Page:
Restorative Practices in Queensbury Schools

  • Repairing the harm is the aim of restorative practices in Queensbury Union Free School District. 

    Through restorative practices, students who cause harm learn how their behaviors affect others, come to understand their resposibilites to repair the harm and are given opportunities to make amends. Those who have been harmed are an important, voluntary part of the process and have the opportunity to share how the harm affected them. It is an instructional method of discipline focused on learning, making things right and creating a positive school environment.

    Restorative practices shift the traditional thinking when it comes to discipline from a focus on:

    • "Violation of school rules"
      to "violation of people and relationships."
    • "Establishing guilt"
      to "identifying needs and obligations."
    • "Punishment"
      to "understanding the impact and repairing the harm."   
    • "Justice directed at the offender, while the victim is ignored"
      to "offender, victim and school all have direct roles in the justice process."

    A student who causes harm is held accountable and faces appropriate consequences, but the focus of restorative practices is on resolving conflicts in a way that builds healthy relationships among peers.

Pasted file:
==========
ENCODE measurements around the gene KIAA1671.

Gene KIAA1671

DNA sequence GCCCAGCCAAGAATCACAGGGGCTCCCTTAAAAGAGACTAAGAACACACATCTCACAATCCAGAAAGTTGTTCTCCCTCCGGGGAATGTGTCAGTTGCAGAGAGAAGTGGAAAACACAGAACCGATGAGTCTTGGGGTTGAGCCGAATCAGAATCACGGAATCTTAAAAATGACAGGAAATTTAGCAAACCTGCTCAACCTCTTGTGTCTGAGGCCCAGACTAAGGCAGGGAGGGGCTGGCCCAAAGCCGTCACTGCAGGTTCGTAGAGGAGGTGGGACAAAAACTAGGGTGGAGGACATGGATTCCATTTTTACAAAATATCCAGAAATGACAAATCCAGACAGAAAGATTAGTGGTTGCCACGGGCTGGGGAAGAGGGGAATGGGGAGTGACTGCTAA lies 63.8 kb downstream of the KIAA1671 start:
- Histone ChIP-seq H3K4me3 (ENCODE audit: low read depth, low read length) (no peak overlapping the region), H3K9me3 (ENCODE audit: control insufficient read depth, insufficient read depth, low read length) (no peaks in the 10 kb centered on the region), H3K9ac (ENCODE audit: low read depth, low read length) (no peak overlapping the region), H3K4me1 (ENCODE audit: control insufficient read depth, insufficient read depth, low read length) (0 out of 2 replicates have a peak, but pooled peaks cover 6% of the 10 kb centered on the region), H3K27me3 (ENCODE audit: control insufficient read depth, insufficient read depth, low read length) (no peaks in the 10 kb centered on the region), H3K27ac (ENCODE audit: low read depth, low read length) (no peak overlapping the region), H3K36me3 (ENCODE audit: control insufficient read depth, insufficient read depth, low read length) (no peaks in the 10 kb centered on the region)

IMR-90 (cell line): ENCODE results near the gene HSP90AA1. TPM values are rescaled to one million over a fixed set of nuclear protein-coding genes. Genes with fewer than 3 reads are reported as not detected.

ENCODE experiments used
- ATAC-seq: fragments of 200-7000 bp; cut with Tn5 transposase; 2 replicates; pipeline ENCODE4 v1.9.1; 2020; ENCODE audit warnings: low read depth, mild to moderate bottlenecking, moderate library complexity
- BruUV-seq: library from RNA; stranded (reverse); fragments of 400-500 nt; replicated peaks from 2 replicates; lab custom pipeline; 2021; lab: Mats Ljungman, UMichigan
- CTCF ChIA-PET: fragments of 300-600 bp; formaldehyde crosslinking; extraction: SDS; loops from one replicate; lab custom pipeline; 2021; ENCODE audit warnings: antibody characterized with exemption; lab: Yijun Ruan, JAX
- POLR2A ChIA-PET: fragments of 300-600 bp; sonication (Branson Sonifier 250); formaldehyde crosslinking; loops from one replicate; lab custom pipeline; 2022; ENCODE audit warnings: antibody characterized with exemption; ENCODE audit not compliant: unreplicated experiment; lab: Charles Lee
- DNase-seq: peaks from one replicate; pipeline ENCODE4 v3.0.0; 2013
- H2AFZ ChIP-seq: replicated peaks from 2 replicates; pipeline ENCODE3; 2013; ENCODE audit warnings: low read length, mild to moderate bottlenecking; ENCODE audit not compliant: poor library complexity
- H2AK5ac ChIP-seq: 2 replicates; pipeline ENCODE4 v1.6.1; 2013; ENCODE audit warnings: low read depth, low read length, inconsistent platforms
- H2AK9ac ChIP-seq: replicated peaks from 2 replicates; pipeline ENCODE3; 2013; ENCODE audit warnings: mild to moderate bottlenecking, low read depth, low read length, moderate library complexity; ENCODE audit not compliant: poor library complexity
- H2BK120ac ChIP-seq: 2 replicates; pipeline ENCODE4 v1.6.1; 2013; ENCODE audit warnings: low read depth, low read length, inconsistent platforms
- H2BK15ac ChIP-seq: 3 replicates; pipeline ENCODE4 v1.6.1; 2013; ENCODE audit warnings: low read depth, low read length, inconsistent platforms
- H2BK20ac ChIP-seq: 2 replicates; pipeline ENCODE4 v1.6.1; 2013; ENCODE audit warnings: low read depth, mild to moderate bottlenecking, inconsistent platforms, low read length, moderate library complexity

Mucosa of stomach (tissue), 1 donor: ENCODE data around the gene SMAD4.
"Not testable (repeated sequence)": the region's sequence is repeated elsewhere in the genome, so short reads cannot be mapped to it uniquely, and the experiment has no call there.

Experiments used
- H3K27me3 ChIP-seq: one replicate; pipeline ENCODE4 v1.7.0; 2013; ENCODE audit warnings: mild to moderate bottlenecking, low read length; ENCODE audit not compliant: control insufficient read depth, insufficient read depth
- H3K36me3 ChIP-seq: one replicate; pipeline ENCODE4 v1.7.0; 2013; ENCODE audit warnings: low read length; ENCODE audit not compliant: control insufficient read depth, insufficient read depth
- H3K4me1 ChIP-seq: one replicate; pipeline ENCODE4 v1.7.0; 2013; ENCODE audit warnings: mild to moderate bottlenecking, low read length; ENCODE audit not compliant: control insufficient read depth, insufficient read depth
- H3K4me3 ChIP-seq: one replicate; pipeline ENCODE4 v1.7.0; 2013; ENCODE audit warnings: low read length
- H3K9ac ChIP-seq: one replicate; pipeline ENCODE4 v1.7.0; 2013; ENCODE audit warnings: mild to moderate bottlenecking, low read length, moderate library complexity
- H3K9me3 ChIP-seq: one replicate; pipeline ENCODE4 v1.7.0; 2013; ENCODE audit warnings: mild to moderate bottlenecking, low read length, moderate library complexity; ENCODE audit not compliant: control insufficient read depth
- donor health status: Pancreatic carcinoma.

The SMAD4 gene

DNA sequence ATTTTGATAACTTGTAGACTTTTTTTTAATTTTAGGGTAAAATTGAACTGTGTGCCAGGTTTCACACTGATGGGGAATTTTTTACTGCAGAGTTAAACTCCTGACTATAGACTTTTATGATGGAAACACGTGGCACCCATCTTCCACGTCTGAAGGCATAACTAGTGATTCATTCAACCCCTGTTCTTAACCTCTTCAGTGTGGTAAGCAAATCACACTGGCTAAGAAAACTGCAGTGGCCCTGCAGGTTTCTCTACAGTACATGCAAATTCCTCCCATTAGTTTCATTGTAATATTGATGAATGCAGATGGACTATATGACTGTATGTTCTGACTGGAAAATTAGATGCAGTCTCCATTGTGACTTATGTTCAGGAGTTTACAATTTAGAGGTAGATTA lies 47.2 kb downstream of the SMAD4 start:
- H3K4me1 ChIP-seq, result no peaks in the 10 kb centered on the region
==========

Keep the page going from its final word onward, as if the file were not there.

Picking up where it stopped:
In April 2017, the New York State School Boards Association released a white paper, Rethinking School Discipline (PDF), that said the practice provides "an opportunity to gain social-emotional learning skills such as empathy and an awareness of others' perspectives." NYSSBA noted several reasons for the use of restorative practices in schools, including the following:

    • It allays many of the negative effects associated with more traditional disciplinary methods.
    • Students actively participate in their own disciplinary process, so they view it as more just.
    • Restorative circles (pictured above) can allow a class or small group to discuss how a harm affected all members and how to fix the harm. Circles also can be used in the classroom as an "everyday strategy to help students reflect on an array of issues and build a stronger classroom community."

    Queensbury implemented restorative practices in its schools with support and training from the Skidmore College Project on Restorative Justice and other nationally renowned trainers.

    To discuss restorative practices in your child's school, contact your child's assistant principal.

Students, teacher and administrators sit in chairs positioned in a circle
Relate. Rethink. Repair. Restore. Queensbury Restorative Practices logo.
  • Live Restorative

    When someone has been harmed, ask yourself:

    • What did you think when you realized what had happened?
    • What impact has this incident had on you and others?
    • What has been the hardest thing for you?
    • What do you think needs to happen to make things right?